As the European energy industry strives to balance its role in enabling a competitive European economy with the production of clean, carbon-neutral energy, Internet of Business deputy editor & publisher Andrew Hobbs hears from eurelectric’s Anna Dimitrova about the organisation’s vision for a smart, sustainable society.
Eurelectric, the association for the European electricity industry, represents 3,500 companies across Europe with an aggregate turnover of €200 billion.
Its remit is equally broad, covering all major issues affecting the sector, from electricity generation and markets, to distribution networks, customers, the environment, and sustainability. Its mission – “powering people” – is suitably grand:
To contribute to the development and competitiveness of the electricity industry, to provide effective representation for the industry in public affairs, and to promote the role of a low-carbon electricity mix in the advancement of society.
Clean, smart energy
Eurelectric’s ambitions are clear, but what are the practical implications?
Anna Dimitrova has helped to drive its work for the last 18 months, as policy advisor on energy union governance and innovation. She explains how the values of economic development, environmental leadership, and social responsibility inform all the changes that eurelectric is hoping to bring about.
“The European electricity industry is fully committed to playing a key role in enabling a competitive European economy, reliably powered by clean, carbon-neutral energy and a smart, energy efficient, and truly sustainable society,” says Dimitrova.
“To have a successful impact, the energy transition has to be led in a responsible way. Therefore, social and environmental sustainability are equally important.
“The EU power sector is keen to maximise the social and environmental value that electricity can have for current and future generations, promoting fair and inclusive development in the light of the United Nations’ 2030 Agenda for Sustainable development.”
Eurelectric aims to achieve a carbon-neutral electricity mix in Europe well before the middle of the century. More, it hopes to ensure a cost-efficient, reliable supply through an integrated market. And that’s not all: it also aims to develop energy-efficiency on the demand-side, to mitigate climate change.
Innovation is no longer confined to technological improvements, it relates to how businesses find ways for their employees to work better together, how they work with competitors to collaborate and co-create.
What’s next for the energy sector?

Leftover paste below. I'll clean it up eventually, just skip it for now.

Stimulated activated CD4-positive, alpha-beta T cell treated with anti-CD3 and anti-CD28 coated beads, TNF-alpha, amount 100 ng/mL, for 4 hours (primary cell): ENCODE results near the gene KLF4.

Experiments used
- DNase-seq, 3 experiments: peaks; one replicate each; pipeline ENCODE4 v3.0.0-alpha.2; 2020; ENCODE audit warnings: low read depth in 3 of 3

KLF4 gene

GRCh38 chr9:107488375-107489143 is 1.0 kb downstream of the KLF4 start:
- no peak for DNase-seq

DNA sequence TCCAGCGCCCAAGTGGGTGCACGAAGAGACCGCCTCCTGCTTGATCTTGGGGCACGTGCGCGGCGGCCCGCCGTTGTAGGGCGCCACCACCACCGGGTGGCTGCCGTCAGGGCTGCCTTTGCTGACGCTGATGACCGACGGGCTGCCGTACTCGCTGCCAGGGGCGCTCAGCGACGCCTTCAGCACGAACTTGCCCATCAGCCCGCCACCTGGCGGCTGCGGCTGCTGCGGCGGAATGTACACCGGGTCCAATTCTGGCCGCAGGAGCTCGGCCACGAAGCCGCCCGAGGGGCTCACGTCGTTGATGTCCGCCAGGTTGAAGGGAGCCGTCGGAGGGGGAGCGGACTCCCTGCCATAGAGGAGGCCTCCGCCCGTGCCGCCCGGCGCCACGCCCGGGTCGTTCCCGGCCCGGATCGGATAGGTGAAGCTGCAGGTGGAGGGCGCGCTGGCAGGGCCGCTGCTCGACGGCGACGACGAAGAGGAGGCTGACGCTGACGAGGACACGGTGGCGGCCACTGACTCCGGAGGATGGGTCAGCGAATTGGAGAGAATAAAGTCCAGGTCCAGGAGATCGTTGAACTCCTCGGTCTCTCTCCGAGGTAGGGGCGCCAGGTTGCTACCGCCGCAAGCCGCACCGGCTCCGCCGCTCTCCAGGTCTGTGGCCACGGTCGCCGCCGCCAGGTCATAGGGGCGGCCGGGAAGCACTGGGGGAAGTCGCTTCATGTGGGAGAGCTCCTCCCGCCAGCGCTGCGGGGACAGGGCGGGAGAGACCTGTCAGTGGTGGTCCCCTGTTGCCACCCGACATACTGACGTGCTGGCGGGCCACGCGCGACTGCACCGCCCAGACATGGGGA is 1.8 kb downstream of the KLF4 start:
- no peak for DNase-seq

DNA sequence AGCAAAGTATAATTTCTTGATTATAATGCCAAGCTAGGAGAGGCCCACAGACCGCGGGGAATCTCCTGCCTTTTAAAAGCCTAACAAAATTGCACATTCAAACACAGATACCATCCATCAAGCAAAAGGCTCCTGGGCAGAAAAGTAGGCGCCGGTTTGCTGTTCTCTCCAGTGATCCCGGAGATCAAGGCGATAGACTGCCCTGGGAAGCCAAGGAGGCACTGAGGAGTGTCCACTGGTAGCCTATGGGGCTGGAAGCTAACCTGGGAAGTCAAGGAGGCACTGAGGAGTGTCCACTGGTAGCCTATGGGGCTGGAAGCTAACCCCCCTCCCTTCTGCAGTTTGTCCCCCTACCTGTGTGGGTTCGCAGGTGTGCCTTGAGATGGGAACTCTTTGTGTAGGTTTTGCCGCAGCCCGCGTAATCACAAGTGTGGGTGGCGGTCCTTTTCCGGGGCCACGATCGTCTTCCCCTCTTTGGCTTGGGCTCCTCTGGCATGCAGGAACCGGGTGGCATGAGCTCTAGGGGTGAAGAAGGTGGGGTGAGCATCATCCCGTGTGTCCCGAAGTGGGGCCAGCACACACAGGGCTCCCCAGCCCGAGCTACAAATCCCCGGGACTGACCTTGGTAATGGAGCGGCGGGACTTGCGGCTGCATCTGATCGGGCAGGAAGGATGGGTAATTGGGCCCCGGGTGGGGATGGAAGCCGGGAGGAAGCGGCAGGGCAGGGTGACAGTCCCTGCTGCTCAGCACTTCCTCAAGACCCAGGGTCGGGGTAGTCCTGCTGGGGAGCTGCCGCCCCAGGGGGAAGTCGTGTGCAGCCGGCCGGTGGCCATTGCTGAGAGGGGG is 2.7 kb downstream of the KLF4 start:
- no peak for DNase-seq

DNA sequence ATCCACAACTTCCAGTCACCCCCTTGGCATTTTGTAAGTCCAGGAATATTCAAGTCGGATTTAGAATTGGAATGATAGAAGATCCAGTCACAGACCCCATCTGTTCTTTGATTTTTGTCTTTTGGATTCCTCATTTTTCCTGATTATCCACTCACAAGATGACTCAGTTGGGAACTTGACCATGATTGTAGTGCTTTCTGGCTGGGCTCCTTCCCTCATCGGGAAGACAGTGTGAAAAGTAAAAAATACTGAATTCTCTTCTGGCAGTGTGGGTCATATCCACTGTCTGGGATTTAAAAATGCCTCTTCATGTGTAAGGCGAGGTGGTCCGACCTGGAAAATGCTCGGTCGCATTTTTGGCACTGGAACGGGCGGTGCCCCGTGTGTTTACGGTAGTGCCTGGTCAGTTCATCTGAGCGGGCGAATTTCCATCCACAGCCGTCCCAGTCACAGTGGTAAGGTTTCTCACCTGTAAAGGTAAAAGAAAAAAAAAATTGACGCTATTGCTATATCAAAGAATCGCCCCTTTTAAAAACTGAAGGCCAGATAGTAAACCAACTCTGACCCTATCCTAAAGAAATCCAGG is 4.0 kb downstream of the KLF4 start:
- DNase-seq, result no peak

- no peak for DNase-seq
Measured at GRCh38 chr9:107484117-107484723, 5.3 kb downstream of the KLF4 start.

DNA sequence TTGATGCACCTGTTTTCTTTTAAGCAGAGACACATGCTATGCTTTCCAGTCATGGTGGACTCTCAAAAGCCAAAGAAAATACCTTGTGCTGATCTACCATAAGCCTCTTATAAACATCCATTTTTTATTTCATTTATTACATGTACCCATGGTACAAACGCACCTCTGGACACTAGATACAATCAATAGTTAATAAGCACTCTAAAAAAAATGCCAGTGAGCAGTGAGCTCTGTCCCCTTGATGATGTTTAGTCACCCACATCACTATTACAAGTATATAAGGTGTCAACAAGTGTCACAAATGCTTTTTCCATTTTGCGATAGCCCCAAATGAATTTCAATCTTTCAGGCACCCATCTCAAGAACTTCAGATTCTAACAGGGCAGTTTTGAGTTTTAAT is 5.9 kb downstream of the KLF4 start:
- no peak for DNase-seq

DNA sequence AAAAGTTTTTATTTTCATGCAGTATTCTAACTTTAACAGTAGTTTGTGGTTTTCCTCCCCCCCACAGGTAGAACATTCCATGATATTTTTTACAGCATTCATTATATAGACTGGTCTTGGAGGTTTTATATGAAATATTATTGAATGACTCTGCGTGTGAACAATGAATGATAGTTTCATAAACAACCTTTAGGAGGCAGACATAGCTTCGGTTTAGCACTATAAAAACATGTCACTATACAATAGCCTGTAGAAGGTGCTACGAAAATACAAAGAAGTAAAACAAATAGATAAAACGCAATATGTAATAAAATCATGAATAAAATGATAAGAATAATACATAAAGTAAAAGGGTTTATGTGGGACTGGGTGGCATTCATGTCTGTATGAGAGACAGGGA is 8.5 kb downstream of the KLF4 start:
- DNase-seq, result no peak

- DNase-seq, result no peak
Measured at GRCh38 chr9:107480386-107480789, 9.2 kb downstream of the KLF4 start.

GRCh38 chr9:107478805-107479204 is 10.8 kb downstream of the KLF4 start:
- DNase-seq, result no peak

There are huge challenges and opportunities ahead for smarter, cleaner energy, she explains. “The energy sector is on the verge of experiencing a vast mass-transformation. For this to happen in a controlled and balanced way – with a fair distribution of benefits to energy customers – all energy actors in today’s energy landscape, as well as emerging entrants, need to learn from each other to ensure a collaborative approach.
“That is in stark contrast to the idea of competition and a zero-sum game. We may see the energy system completely reinvented, in which case it’s in the interests of all experienced parties to jointly build the basis on which they can compete in the future.
“One aspect of this profound infrastructural change is the digitalisation of the electricity system, which would see technologies such as blockchain and distributed ledger technology (DLT) bring in use-cases and optimisation opportunities that were not even suspected previously.”
Internet of Business says
Anna Dimitrova will be bringing eurelectric’s far-reaching ambition and expertise to our Internet of Energy conference in Berlin (6-7 March 2018), where she is chairing the Innovation Den. This startup showcase aims to inspire delegates with a series of elevator pitches from the cutting edge of energy technology.
She says: “I look forward to the pleasure of facilitating a panel discussion between startups that are actively disrupting the energy system and allowing us to imagine a brave new energy order. It will be a challenging task, as I will attempt to show the benefit of enhanced collaboration between established companies and newcomers, for a truly sustained and accelerated transition in the energy system.
“I hope that, following this panel, delegates will be incentivised to dig deeper into the potential benefits of engaging more closely with startups, not just to acquire smart ideas but also to import aspects of startup behaviour in their working cultures.
“Innovation is no longer confined to technological improvements, it relates to how businesses find ways for their employees to work better together, how they work with competitors to collaborate and co-create.”
Coming soon: Our Internet of Energy event will be taking place in Berlin, Germany on 6 & 7 March 2018. Attendees will hear how companies in this sector are harnessing the power of IoT to transform distributed energy resources.